In the entrance to the South African Parliament a remarkable piece of artwork winds its way along the wall, its 120-metre length reaching through the lobby to wrap around the exterior of the chamber.This is the Keiskamma Tapestry, an exquisite embroidery in the tradition of the famous Bayeux Tapestry and the work of over 100 previously unemployed women from the Eastern Cape.Along its length, the tapestry tells the turbulent history of the Cape frontier region, from the Stone Age San through the wars and tragedies of the Xhosa people to the peaceful resolution of the 1994 elections.The embroidery depicting the San Bushmen, the earliest inhabitants of the Eastern Cape, mimics the rock art the hunter-gatherers left behind (Image: Keiskamma Trust)The artwork’s presence in Parliament reflects the kinder, more vibrant and open nature of post-apartheid South Africa. Under the old regime, forbidding portraits of the 1961 Cabinet stared down from the walls of the austere lobby – including one of HF Verwoerd, the architect of grand apartheid.Interestingly, Verwoerd features on the tapestry, at the Rand Show in 1961 – the site of the first assassination attempt against him – and right next to an image of Nelson Mandela burning his pass book during the ANC’s 1959 defiance campaign.Nelson Mandela burning his pass book during the 1959 Defiance Campaign, and HF Verwoerd, the architect of apartheid, in 1961 (Image: Keiskamma Trust)From craft to artThe tapestry is a product of the Keiskamma Trust, set up in 2000 as a skills development project in the impoverished Hamburg region of the Eastern Cape. The trust helps women of the region develop their traditional embroidery skills to produce craftwork of a scale and skill that approaches art – which has a higher premium.Inspired by the Bayeux Tapestry, created by Saxon women in 1067 to tell the story of the Norman invasion of England, the Keiskamma Tapestry follows the same form as that artwork, with a similar narrative structure.The first panel of the Bayeux Tapestry, created in 1067 (Image: Museum of Reading)It begins with the San Bushmen, the earliest inhabitants of the Eastern Cape, with embroidered replicas of the rock art images of animals and human forms the hunter gatherers left behind.It then follows the history of the Xhosa people in the region, to the arrival of the white colonial settlers, the frontier wars and the great cattle killing of 1856.In that tragic event Nongqawuse, a 15-year-old girl prophet, instructed the people to kill 400 000 of their cattle, leading to mass starvation and the end of effective Xhosa resistance to white encroachment.The great Xhosa cattle killing of 1856 (Image: Keiskamma Trust)Cattle are a dominant motif throughout the tapestry, reflecting their importance in the history and economy of the Xhosa people.The tapestry continues through the history of the Eastern Cape and South Africa as a whole, ending with the country’s first democratic elections in 1994. In creating the epic embroidery, the trust says, the women involved came to learn about their own history, which they can then disseminate throughout their community.The people of the Eastern Cape queuing to vote in the 1994 elections (Image: Keiskamma Trust)The Keiskamma Tapestry was created with funding from the Department of Arts and Culture and over 100 private donations. The Standard Bank bought the work for R500 000, and loaned it for a long-term exhibit in Parliament.It was unveiled by Parliamentary Speaker Baleka Mbete on International Women’s Day, 8 March 2006, at a ceremony attended, among others, by all of the Eastern Cape women who laboured to create it.View the full Keiskamma Tapestry on the Keiskamma Trust website.SAinfo reporterWould you like to use this article in your publication or on your website? See: Using SAinfo material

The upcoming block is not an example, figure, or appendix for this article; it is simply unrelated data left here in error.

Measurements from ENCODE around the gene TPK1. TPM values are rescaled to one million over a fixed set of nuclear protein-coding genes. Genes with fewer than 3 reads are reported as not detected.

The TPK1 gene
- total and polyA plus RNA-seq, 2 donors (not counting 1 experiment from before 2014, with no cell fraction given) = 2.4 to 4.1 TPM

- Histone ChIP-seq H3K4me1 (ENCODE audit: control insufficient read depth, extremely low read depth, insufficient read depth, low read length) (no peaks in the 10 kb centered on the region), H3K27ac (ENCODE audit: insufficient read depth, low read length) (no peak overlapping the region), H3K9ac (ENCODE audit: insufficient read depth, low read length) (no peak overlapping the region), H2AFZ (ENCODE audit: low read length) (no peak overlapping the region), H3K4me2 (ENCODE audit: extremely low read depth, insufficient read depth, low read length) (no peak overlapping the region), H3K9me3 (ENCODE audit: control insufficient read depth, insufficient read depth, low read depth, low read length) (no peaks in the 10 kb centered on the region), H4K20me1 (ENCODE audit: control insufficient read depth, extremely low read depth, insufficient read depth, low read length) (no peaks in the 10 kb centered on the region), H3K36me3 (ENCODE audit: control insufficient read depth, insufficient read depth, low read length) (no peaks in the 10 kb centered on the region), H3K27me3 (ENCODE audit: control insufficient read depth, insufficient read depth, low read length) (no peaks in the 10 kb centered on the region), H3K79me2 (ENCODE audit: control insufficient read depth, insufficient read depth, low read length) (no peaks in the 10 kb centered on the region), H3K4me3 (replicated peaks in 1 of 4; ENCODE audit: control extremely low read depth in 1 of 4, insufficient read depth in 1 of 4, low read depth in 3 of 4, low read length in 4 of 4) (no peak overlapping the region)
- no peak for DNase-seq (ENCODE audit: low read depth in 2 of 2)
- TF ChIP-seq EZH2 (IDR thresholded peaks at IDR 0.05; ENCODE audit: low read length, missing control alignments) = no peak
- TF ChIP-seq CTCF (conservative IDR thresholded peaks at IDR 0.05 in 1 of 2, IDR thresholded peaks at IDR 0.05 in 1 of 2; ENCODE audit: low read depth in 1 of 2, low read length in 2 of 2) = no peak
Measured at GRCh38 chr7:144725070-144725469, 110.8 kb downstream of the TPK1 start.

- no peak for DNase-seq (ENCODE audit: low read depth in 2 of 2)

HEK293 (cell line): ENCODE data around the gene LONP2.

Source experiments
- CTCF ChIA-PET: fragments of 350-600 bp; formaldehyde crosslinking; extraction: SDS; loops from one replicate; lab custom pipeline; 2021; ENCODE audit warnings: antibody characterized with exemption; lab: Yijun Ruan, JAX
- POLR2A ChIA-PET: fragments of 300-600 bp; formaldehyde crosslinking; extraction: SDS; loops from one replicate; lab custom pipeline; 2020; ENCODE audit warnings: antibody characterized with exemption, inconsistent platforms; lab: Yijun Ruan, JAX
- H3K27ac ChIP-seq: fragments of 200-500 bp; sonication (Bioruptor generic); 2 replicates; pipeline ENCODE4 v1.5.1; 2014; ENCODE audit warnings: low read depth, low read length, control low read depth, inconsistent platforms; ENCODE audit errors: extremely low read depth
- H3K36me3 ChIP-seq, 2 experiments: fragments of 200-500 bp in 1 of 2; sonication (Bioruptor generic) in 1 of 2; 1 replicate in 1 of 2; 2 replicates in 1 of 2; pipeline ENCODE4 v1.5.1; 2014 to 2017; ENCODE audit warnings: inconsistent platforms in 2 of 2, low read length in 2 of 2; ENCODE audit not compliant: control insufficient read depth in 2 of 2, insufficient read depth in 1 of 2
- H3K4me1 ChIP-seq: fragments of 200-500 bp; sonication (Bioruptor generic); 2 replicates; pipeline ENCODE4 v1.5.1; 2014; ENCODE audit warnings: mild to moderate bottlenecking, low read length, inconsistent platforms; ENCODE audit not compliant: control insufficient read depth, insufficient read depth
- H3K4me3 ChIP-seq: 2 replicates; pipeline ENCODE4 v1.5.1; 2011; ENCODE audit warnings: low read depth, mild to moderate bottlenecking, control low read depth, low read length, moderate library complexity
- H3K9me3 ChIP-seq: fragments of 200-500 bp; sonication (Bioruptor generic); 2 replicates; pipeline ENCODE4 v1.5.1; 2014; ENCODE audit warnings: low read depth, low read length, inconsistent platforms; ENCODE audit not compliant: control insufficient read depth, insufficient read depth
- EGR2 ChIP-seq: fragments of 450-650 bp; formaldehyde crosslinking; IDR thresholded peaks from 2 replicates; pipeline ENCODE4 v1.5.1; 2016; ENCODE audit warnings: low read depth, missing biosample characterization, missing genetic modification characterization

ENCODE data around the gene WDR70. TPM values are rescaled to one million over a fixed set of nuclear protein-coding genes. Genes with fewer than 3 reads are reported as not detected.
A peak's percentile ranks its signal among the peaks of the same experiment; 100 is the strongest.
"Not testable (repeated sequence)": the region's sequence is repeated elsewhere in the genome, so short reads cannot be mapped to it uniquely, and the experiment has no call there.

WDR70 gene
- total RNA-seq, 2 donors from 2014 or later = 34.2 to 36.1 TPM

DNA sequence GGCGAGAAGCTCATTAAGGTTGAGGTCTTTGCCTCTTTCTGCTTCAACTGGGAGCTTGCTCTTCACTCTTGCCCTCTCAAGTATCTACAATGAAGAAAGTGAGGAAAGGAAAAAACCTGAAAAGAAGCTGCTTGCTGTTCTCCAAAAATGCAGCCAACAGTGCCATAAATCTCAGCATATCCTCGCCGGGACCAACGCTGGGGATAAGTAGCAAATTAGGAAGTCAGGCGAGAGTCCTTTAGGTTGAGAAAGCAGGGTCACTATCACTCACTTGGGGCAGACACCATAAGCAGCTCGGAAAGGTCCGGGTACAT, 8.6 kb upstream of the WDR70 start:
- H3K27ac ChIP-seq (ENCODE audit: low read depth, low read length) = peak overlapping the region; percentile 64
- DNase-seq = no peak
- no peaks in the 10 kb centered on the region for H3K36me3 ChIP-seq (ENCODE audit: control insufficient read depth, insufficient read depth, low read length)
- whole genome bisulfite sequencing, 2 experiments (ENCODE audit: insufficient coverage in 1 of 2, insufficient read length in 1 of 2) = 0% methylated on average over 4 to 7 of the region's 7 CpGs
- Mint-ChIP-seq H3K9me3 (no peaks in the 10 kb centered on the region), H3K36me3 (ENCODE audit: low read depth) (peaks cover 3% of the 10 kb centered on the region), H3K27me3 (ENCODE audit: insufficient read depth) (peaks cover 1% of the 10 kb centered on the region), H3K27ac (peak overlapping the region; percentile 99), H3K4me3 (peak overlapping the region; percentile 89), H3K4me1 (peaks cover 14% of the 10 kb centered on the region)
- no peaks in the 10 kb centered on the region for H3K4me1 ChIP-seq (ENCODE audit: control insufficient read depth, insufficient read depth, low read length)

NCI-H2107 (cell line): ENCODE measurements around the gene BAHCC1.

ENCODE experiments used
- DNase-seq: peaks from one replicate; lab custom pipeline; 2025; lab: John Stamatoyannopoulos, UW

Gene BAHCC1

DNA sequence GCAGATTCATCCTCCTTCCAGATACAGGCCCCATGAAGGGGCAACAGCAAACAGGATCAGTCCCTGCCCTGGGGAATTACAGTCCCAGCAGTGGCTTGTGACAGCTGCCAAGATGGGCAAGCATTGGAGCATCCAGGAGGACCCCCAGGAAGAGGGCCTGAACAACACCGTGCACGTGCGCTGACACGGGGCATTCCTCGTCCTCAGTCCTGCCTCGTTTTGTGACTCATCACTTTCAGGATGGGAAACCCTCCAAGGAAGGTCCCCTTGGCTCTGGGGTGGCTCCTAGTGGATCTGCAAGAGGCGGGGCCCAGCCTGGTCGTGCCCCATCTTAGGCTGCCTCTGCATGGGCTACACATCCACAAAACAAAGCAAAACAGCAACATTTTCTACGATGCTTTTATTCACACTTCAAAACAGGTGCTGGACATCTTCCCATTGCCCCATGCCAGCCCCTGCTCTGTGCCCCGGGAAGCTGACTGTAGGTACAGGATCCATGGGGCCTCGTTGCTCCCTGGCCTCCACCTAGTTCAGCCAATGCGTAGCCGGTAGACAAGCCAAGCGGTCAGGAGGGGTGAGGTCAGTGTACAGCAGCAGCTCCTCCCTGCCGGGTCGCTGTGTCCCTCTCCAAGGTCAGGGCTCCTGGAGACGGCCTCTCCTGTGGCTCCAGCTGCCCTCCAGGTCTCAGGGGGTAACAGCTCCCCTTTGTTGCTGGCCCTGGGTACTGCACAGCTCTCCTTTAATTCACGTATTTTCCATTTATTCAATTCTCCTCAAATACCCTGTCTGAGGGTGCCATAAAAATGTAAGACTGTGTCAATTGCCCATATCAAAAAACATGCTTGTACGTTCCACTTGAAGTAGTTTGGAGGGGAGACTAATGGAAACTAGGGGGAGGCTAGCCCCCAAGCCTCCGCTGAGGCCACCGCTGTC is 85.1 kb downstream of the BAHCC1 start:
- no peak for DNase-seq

Festival director J’aimee Skippon-Volk described the film as “exceptional” and as having “a lot of heart”. Thomas Gumede, who plays the role of New Year in the movie, accepted the awards via video link. “It is such an honour to be part of a project that comes from such a small town like Lamontville to be shown among an international audience.” Otelo Burning was in development for seven years and came out of an extensive workshop process held with a group of children in the township. “It’s not just a story that someone sat in a room and made up. It’s a Lamontville story, told by the people of Lamontville,” Blecher said. It was taken to the No Borders IFP (Independent Filmmaker Project) in New York City in 2009 and was selected for the IFP Independent Film Narratice Labs in 2011; it was funded by South African investors through the Department of Trade and Industry’s film incentive rebate. The film gained international recognition and a slew of awards following its release in 2012. These include official selection at London’s BFI Film Festival, France’s Lille Film Festival, India’s Chennai Film Festival and the Seattle Film Festival, as well as a nomination for the Golden Needle Award at the Seattle Film Festival. It won best cinematography and best child actor at the 2012 Africa Movie Academy Awards in Lagos and best film at the Cape Wine Lands Festival. Blecher was also awarded the IFP Adrienne Shelly Director’s Grant in New York. More recent awards also included best lighting designer, make-up artist and best movie at the 2013 Africa Magic Viewer’s Choice Awards, also hosted over the weekend. SAinfo reporter 14 March 2013 South African film Otelo Burning added to a long list of accolades over the weekend, picking up a hat-trick of awards at Australia’s Byron Bay International Film Festival – the first film ever to claim the honour. The film is about a group of youngsters from the Lamontville township in KwaZulu-Natal who discover a love of surfing. It was shot in Durban, is in Zulu with English subtitles and stars Jafta Mamabolo, Thomas Gumede and Tshepang Mohlomi. It is set in 1989 in the midst brewing conflict between two political groups in Lamontville, according to the filmmakers. Surfing allows the characters Otelo Buthelezi, his younger brother Ntwe and friend New Year an escape from the violence of where they live. What follows is a story of human foibles at an explosive time in South Africa’s history. “Set against the backdrop of Nelson Mandela’s release from prison, it looks at the enormous potential for change at the time of apartheid’s downfall – all seen through the eyes of a child,” said director Sarah Blecher. Its clean sweep at the Byron Bay Festival was an important international win for the film. It won the Owners Club at Linnaeus Best Film Award, the Byron Bay Coffee Company Best Dramatic Feature Award and the Tavarus Best Surf Film Award.